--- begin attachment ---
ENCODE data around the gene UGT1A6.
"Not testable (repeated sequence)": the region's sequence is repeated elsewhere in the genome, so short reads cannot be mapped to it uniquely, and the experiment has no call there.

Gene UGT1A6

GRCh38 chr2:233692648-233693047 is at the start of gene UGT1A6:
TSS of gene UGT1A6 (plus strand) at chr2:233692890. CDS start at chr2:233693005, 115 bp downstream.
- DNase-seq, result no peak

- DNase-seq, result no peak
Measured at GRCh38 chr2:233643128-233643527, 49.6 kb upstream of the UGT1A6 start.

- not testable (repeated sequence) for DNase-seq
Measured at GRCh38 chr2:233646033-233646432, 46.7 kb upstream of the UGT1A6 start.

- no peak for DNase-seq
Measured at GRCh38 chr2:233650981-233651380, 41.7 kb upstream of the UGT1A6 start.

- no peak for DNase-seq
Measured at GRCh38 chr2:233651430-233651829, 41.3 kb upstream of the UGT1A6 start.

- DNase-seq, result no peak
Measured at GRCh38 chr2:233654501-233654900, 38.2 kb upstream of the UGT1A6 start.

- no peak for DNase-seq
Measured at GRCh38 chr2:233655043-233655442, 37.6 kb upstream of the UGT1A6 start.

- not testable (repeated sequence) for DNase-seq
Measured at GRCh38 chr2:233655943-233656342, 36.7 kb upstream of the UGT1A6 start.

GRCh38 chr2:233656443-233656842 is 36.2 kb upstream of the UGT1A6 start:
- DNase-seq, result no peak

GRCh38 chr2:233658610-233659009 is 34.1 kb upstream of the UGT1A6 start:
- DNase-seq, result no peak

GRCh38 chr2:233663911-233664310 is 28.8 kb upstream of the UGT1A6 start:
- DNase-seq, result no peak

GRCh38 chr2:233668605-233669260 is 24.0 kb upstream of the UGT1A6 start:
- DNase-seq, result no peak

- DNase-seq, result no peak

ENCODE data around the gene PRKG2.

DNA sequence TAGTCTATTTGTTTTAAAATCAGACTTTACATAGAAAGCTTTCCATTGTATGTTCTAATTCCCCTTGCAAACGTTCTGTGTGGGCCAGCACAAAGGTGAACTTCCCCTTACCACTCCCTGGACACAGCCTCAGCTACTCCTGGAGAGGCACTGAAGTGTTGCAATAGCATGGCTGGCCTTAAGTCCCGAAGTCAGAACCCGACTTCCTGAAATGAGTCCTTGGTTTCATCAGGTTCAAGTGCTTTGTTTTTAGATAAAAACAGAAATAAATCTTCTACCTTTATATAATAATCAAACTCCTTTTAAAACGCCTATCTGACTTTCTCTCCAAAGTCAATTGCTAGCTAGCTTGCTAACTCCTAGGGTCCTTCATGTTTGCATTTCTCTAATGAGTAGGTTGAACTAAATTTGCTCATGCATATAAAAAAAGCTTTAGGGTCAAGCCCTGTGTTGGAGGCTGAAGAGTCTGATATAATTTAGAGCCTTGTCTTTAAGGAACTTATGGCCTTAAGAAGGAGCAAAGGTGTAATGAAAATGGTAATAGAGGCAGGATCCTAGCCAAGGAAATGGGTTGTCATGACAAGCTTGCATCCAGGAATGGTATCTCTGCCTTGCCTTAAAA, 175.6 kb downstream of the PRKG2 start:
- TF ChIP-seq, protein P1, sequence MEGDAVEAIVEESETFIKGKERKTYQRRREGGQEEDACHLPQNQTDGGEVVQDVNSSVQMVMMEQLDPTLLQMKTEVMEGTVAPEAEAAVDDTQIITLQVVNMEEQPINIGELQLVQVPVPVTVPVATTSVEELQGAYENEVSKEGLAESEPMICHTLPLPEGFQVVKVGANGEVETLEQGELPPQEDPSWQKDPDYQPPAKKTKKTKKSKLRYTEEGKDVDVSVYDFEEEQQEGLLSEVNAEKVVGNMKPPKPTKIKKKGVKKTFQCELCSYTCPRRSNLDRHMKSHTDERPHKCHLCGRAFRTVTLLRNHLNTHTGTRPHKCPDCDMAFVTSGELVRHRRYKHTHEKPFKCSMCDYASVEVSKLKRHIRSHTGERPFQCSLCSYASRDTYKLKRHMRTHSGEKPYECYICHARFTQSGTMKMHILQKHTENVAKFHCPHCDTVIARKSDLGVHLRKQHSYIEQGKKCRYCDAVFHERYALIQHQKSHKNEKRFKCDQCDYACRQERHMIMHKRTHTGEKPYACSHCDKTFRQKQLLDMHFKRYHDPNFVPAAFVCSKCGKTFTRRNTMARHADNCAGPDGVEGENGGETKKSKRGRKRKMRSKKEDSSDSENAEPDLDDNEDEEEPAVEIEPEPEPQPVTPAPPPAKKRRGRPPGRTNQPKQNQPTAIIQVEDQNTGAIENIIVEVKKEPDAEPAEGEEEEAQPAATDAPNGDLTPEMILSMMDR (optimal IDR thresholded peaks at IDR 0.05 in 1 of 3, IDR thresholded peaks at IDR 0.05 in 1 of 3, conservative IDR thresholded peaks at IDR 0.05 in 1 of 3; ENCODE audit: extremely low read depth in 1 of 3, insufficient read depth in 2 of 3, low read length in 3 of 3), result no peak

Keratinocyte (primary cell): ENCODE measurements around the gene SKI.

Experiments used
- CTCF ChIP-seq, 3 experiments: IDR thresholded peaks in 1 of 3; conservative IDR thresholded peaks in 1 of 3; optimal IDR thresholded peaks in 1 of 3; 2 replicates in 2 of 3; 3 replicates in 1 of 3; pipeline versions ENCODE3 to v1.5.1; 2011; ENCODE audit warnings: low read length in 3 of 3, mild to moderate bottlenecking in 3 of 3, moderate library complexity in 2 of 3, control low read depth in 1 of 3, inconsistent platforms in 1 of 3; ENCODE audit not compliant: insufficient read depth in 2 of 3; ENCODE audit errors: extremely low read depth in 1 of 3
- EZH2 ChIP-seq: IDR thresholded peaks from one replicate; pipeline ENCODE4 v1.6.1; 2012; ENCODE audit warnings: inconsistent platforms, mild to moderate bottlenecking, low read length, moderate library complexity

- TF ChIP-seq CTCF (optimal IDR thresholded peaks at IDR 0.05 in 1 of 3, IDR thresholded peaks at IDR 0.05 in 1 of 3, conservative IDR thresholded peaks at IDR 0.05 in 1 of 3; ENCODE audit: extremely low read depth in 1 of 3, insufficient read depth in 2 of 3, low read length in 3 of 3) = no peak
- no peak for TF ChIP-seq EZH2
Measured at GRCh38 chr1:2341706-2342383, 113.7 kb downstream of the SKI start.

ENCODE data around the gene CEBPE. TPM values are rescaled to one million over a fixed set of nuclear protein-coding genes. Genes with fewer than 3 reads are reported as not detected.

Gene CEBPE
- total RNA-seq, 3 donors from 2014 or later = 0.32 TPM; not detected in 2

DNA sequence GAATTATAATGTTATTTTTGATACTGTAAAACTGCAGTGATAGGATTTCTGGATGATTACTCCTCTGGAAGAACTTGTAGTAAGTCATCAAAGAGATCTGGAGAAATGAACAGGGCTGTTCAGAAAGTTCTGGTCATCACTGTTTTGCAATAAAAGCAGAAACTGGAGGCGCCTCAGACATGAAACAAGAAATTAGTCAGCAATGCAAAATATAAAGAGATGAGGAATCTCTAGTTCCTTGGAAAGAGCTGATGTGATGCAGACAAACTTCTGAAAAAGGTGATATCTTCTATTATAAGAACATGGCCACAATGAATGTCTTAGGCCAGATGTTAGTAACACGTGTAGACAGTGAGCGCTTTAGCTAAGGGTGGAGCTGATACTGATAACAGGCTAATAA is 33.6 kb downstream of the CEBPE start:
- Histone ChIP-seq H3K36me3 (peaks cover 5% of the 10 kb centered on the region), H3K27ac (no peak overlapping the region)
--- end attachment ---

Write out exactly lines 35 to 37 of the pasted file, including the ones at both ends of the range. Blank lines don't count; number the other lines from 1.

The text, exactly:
- CTCF ChIP-seq, 3 experiments: IDR thresholded peaks in 1 of 3; conservative IDR thresholded peaks in 1 of 3; optimal IDR thresholded peaks in 1 of 3; 2 replicates in 2 of 3; 3 replicates in 1 of 3; pipeline versions ENCODE3 to v1.5.1; 2011; ENCODE audit warnings: low read length in 3 of 3, mild to moderate bottlenecking in 3 of 3, moderate library complexity in 2 of 3, control low read depth in 1 of 3, inconsistent platforms in 1 of 3; ENCODE audit not compliant: insufficient read depth in 2 of 3; ENCODE audit errors: extremely low read depth in 1 of 3
- EZH2 ChIP-seq: IDR thresholded peaks from one replicate; pipeline ENCODE4 v1.6.1; 2012; ENCODE audit warnings: inconsistent platforms, mild to moderate bottlenecking, low read length, moderate library complexity

- TF ChIP-seq CTCF (optimal IDR thresholded peaks at IDR 0.05 in 1 of 3, IDR thresholded peaks at IDR 0.05 in 1 of 3, conservative IDR thresholded peaks at IDR 0.05 in 1 of 3; ENCODE audit: extremely low read depth in 1 of 3, insufficient read depth in 2 of 3, low read length in 3 of 3) = no peak